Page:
If you are a bird watcher and would like to know the different birds of prey present in Florida, you are in the right place. This article will introduce you to various birds of prey and suggest some spots you can find these birds in Florida.
A bird of prey, or predatory bird, is a bird that hunts other animals. Common prey includes fish, squirrels, chipmunks, and many more smaller species. These birds are also known as raptors — borrowed from “rapio” which means ‘take by force’ in Latin.
There are many diverse kinds of raptors in Florida including, Eagles, Owls, Kites, Falcons, Hawks, and Vultures. These birds inspire awe in many bird watchers. However, for your safety, you should be cautious when observing birds of prey. Birds of prey can attack pets of people if provoked.
Below is a comprehensive list of Florida birds of prey and what you need to know about each of them.
1. Bald Eagle
Scientific name: Haliaeetus Leucocephalus
The bald eagle is the US national symbol. Contrary to its name, this eagle isn’t bald; it gets its name from its conspicuously white-feathered head.
A fully grown male Bald Eagle weighs 3.5-4kg, while a female weighs 4.5-6kg. On average, Bald Eagles are approximately 3ft in height, and they have a wingspan of 7 ft.
Bald Eagles’ tail and head are white; their body is brown; and they have a yellow, curved, and large bill. The tail and underside of juvenile Bald Eagles mostly contain white blotchy patches.
This bird prefers a habitat near lakes, coastlines, rivers, or wet prairies. It mostly preys on swimming fish, but it also feeds on wading birds, small mammals, waterfowls, and carrion.
Bald Eagles breeding in the North migrate south in early winter to search for food when their hunting grounds start to freeze over. They return to their breeding area when the weather is more favorable and prey is in abundance.
2. Golden Eagle
Scientific name: Aquila Chrysaetos
Golden Eagles are among the largest Florida birds of prey. They have wings with the same broadness as that of the Red-tailed hawk, although the Golden Eagle’s wings are longer. When you watch them from a distance, the Golden Eagle has a relatively small head and a long tail that projects farther behind than its head stretches in front.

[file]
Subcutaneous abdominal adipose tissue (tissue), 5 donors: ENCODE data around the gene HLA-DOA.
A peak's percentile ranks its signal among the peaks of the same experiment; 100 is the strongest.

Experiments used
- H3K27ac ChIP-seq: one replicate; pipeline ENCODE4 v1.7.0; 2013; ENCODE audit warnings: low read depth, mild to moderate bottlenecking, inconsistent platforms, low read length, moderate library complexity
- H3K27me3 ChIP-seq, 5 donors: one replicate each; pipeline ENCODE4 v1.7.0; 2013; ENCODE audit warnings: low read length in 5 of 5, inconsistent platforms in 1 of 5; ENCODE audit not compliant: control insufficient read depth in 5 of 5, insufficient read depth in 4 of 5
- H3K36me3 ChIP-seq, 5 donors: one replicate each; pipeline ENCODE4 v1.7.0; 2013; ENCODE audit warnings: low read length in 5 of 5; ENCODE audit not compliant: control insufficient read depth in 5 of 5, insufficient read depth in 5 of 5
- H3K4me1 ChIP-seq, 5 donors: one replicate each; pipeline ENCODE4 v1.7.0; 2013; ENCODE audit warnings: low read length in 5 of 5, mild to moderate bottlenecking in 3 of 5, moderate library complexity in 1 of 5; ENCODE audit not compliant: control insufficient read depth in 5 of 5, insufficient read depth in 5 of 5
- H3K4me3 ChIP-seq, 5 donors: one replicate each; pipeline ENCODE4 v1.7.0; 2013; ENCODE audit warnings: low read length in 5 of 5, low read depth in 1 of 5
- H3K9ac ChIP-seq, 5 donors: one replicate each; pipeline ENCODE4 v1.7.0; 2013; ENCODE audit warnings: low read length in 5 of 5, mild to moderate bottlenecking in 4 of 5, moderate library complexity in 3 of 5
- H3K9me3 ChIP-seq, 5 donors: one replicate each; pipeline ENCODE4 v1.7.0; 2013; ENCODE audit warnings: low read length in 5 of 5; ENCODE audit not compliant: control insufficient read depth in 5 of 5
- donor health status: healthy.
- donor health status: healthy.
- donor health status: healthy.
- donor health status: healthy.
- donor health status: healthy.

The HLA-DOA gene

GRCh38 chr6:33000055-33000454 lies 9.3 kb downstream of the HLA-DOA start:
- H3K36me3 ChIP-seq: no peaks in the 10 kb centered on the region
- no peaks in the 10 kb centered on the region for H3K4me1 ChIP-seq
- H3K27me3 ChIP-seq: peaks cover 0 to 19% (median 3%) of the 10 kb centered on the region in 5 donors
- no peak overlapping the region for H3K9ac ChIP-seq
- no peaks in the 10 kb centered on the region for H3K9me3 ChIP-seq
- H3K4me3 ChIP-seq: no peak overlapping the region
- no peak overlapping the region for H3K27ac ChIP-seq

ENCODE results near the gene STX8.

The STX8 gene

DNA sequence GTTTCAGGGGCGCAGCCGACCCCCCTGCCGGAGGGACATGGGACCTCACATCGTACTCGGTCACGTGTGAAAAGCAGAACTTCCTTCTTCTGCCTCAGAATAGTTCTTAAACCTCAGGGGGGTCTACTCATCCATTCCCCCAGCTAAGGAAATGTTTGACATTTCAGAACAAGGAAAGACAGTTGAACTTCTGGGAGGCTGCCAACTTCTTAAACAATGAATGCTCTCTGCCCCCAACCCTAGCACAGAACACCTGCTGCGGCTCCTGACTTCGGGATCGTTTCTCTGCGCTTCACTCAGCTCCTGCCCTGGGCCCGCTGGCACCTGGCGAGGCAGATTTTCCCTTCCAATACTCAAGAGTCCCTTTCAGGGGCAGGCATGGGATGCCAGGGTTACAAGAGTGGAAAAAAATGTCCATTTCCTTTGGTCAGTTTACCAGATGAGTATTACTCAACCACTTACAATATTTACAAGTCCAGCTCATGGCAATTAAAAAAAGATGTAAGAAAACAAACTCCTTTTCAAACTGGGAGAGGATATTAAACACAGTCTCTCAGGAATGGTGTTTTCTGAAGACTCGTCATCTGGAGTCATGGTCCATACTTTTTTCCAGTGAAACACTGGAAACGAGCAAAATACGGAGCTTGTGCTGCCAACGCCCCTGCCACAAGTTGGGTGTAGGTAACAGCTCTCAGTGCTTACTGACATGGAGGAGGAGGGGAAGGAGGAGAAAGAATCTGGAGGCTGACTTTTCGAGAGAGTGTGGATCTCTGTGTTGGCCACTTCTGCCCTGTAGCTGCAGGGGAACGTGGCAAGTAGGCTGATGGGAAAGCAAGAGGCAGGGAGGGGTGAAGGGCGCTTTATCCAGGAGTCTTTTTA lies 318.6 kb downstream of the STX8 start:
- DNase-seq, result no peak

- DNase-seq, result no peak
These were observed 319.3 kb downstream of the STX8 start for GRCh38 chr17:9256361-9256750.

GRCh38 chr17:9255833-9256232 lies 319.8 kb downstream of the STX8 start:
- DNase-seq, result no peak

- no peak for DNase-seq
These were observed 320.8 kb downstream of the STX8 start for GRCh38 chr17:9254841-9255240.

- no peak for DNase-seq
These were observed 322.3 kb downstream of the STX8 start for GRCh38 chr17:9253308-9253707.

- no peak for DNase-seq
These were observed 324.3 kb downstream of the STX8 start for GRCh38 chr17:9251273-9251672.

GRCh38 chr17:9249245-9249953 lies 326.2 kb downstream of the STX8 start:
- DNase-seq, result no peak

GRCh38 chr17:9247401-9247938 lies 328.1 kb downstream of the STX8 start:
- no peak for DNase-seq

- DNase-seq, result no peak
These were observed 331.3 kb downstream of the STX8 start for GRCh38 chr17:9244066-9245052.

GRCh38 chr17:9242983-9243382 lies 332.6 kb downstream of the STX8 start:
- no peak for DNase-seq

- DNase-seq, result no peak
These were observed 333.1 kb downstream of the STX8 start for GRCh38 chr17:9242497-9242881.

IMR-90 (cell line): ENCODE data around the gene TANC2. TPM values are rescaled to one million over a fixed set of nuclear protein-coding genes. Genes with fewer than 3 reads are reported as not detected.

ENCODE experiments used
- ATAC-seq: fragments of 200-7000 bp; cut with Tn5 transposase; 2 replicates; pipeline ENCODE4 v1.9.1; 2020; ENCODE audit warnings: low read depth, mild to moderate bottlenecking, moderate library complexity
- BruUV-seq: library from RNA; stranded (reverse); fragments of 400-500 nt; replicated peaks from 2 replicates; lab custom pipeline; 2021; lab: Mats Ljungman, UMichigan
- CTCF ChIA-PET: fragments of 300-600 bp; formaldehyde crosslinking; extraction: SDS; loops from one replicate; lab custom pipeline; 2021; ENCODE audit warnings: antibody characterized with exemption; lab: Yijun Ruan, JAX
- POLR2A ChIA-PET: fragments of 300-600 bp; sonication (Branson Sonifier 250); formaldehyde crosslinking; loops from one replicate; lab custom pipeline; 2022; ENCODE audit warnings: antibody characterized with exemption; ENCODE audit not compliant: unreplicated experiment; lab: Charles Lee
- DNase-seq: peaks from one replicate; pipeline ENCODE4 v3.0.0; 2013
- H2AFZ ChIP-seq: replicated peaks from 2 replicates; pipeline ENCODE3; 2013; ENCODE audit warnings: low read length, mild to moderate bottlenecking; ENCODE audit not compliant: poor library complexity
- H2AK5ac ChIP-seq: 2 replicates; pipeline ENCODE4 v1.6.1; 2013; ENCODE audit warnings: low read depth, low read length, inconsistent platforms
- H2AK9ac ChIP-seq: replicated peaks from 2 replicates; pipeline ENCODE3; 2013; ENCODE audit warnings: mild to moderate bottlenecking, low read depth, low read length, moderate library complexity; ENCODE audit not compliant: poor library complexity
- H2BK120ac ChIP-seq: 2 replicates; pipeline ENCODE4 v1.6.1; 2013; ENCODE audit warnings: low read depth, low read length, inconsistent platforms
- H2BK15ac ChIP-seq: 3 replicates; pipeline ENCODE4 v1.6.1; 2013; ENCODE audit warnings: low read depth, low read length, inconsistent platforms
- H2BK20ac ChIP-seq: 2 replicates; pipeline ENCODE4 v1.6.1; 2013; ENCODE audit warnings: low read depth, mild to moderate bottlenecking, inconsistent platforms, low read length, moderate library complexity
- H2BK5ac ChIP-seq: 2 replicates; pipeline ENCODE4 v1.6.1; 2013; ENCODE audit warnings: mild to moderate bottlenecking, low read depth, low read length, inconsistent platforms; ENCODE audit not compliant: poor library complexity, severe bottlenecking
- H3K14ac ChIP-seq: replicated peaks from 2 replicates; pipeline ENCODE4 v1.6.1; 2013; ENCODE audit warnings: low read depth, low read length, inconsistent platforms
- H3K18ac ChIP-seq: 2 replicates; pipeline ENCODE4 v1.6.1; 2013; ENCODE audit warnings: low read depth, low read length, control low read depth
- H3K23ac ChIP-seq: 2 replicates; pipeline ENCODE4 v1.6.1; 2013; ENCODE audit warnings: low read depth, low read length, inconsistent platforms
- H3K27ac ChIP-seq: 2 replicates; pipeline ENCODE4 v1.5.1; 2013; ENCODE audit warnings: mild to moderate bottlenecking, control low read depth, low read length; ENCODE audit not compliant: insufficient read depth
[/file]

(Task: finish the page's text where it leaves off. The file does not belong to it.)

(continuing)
The average measurements for this bird of prey include a length of 2-3ft, a wingspan of 6-7ft, and a weight of 3-6.1kgs. A fully grown Golden Eagle is dark brown, and its neck and back of the head contain a golden sheen.
This bird commonly favors a habitat in completely or partially open country-sides. Golden Eagles feed on medium-sized animals, including rabbits, rodents, birds, and reptiles. They also prey on other birds of prey, including falcons and owls, and when food is scarce, Golden Eagles feed on carrion.
Golden Eagles in the Northern areas of Canada and Alaska are known to migrate to wintering grounds when the first signs of lasting freeze up, snowfall, or scarcity of prey. Southern breeders, however, tend to be year-round residents.
3. American Kestrel
Scientific name: Falco sparverius
The American Kestrel is the most popular falcon on earth despite it being the smallest. This bird is somewhat similar in shape and size to the Morning Dove, but its head is larger.
Both male and female American Kestrel measure an average of 22-31cm in length, weigh 0.08-0.165kgs, and have a wingspan of 51-61cm. When you see them from a distance, these bird appears pale. But from above, they are rusty brown with black spots.
Their wings are slate-blue for males and reddish-brown for females. Black vertical slashes are present on the sides of the male’s and female’s faces.
American Kestrels like to habituate in diverse areas, including grasslands, deserts, and alpine meadows. They mainly prey on insects, but they also feed on small rodents, reptiles, birds, and amphibians.
Most American Kestrels live in the southern parts of the US during winter, but some migrate to Central America.
Scientific name: Falco columbarias
Merlins are smaller but broader and stockier falcons as compared to American Kestrels. These birds may be small but they are strong and fierce.
Male and female adult Merlins average 24-30cm in length, weigh approximately 160-240g, and have a wingspan of 53-68cm. They have a commonly streaky and dark appearance, although their color patterns vary with gender and geographic disposition. Fully grown male Merlins tend to be slaty to dark gray, while females and juveniles tend to be brownish.
These birds mostly nest and live along rivers and forested openings. Merlins prey on small birds, although they are also known to feed on rodents, reptiles, bats, and large-sized insects.
During winter, most prairies Merlins migrate into central and southern US or northern Mexico, while some northwest Merlins tend to be year-round residents.
5. Peregrine Falcon
Scientific Name: Falco peregrinus
Peregrine Falcons are the largest known falcons on earth. They can be identified by their long-winged shape, owing to long primary feathers.
Adult Peregrine Falcons of both sexes measure approximately 36-49cm long, weigh 530-1600g, and have a wingspan of 100-110cm. Fully-grown Peregrine Falcons tend to have blue-gray color patterns, a dark head, and thick sideburns.